If you also have the Chase Sapphire Preferred Card ($95 annual fee) travel rewards card or the Chase Ink Business Preferred Credit Card ($95 annual fee) business card, you can transfer points earned through Chase Freedom Unlimited to those accounts.

Once transferred, you can redeem your points for travel purchases through the Ultimate Rewards portal and receive a 25% bonus (for instance, boosting the value of a 50,000-point redemption to $625), or transfer your points at a 1-to-1 ratio to approximately 10 frequent traveler programs.

However, having a Chase Freedom Unlimited card doesn’t automatically qualify you for Sapphire Preferred or Ink Business Preferred, and you’re not eligible for the redemption bonus or 1-to-1 point transfer if you only have Freedom Unlimited.

Important Fees

There is no annual fee. Foreign transactions cost 3%. Balance transfers cost the greater of $5 or 3%, while cash advances cost the greater of $10 or 5%.

Introductory APR

This card has a 15-month 0% APR purchase and balance transfer promotion.

Regular APR

Once the introductory period ends, Chase Freedom Unlimited’s regular purchase and balance transfer APR ranges between 16.99% to 25.74% variable, depending on your personal creditworthiness and prevailing interest rates. From day one, the cash advance APR is 26.99% variable. There is no penalty APR.

Additional Benefits

This card comes with a number of additional cardholder benefits, including:

  • Purchase protection against loss or damage for 120 days from purchase, up to $500 per item
  • Complimentary collision and damage insurance for rental cars paid for in full with the card
  • A free credit score, updated weekly, with Chase Credit Journey

Credit Required

This card requires good to excellent credit. Any notable blemishes on your credit record are likely to disqualify your application.

Advantages

  1. No Annual Fee. Chase Freedom Unlimited doesn’t have an annual fee, which is great news for cardholders who don’t earn points fast enough to offset the potential cost of a recurring charge.
  2. Great Intro APR Promotion. This card’s 15-month 0% APR purchase and balance transfer promotion is among the best in the no-annual-fee cash back category. Competitors such as the Capital One Quicksilver Cash Rewards Credit Card and Discover it offer 0% APRs for 12 months or less.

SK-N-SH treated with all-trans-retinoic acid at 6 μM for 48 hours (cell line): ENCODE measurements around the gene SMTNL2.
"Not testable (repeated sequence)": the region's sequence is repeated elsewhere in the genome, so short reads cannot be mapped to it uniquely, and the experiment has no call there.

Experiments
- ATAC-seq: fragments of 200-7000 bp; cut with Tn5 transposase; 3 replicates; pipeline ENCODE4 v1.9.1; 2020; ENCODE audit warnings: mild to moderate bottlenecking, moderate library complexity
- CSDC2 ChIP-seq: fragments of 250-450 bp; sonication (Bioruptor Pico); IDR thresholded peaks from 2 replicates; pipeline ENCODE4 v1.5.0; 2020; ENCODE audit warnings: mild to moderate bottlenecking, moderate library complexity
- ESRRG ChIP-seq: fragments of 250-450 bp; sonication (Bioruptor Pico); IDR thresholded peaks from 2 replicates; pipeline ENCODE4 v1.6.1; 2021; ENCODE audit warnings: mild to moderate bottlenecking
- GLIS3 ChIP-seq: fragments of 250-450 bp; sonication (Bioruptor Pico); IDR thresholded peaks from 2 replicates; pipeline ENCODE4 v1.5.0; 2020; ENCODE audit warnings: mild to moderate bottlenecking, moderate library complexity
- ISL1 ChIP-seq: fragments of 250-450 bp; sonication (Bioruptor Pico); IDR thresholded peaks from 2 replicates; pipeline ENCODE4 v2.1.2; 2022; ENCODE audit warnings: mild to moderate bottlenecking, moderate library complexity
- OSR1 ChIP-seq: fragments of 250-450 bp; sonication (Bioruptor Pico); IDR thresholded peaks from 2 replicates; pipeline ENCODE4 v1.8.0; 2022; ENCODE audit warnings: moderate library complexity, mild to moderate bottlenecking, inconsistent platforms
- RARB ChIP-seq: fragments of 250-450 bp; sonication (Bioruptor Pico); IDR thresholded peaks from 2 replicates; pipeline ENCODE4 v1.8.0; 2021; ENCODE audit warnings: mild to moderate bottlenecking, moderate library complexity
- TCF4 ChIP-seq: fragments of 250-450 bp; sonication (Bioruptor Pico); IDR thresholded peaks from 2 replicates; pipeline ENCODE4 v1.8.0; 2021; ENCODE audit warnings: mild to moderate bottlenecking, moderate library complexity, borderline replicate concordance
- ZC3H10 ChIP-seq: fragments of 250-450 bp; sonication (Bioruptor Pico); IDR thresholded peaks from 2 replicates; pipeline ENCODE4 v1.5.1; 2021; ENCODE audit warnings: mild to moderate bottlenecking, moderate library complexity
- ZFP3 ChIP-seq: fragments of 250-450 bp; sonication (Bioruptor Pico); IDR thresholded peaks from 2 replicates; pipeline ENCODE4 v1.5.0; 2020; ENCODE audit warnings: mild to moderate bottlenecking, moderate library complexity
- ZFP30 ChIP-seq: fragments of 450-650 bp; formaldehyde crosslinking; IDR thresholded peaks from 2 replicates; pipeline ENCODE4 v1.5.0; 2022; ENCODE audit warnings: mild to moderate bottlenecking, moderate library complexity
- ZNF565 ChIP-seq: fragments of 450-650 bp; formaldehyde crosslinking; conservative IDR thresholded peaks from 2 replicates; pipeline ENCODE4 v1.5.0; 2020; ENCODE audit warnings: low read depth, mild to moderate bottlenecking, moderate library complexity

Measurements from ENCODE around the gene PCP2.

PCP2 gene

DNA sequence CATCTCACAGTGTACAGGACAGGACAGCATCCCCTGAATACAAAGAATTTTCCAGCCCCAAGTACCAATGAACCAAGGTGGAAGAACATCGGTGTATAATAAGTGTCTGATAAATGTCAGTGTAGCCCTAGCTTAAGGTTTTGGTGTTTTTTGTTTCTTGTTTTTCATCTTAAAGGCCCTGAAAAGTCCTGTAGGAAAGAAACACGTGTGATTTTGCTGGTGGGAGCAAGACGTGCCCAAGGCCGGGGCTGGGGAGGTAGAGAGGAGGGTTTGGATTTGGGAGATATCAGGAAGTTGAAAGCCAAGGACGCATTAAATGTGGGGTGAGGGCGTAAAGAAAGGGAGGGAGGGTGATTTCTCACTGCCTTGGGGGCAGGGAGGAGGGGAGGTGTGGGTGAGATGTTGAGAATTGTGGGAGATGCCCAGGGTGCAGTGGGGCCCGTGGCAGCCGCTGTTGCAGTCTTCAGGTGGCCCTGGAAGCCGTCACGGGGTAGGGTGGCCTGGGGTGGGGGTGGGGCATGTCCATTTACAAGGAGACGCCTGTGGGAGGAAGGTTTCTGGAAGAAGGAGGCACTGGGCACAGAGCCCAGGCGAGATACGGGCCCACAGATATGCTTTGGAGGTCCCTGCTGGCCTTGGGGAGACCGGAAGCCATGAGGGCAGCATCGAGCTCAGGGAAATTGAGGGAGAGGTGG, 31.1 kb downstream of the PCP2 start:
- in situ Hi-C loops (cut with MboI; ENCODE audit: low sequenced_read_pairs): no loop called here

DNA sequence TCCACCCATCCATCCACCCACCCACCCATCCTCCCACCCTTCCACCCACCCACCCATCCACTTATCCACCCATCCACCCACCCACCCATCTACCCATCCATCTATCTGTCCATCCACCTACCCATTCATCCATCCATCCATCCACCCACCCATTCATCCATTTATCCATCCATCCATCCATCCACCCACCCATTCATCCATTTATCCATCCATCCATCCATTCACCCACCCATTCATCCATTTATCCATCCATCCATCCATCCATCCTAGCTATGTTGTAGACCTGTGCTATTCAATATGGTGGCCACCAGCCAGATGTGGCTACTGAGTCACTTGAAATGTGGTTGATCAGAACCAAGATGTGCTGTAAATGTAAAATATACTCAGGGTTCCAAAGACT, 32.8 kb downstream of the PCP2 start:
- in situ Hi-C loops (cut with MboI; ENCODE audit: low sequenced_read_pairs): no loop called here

3. Very Good Sign-up Bonus. Freedom Unlimited earns 3% cash back during the first year, up to $20,000 spent (then 1.5% cash back, with no caps or restrictions). That’s up to $600 in potential first year bonus cash – far better than most competing no-annual-fee cash back cards.
  4. Cash Redemptions in Any Amount. You can redeem cash back earned with Freedom Unlimited at any time and in any amount.
  5. Wide Range of Redemption Options. Thanks to Chase’s Ultimate Rewards portal, you can redeem your accumulated rewards for virtually anything (including travel, merchandise, and purchases made directly with third-party retailers), and usually at a flat $0.01-per-point rate. This is a big perk relative to competitors such as Barclaycard CashForward, which limits redemption methods to cash equivalents.
  6. No Rotating Categories. Chase Freedom Unlimited doesn’t have tiered or rotating spending categories. This removes one of the biggest knocks against the standard Chase Freedom card, which requires users to manually activate 5% cash back categories each quarter. With Freedom Unlimited, you don’t even have to think about earning cash back – the card automatically maximizes your earnings for you.
  7. No Penalty APR. This card doesn’t charge penalty interest. That’s good news for cardholders who occasionally miss payments.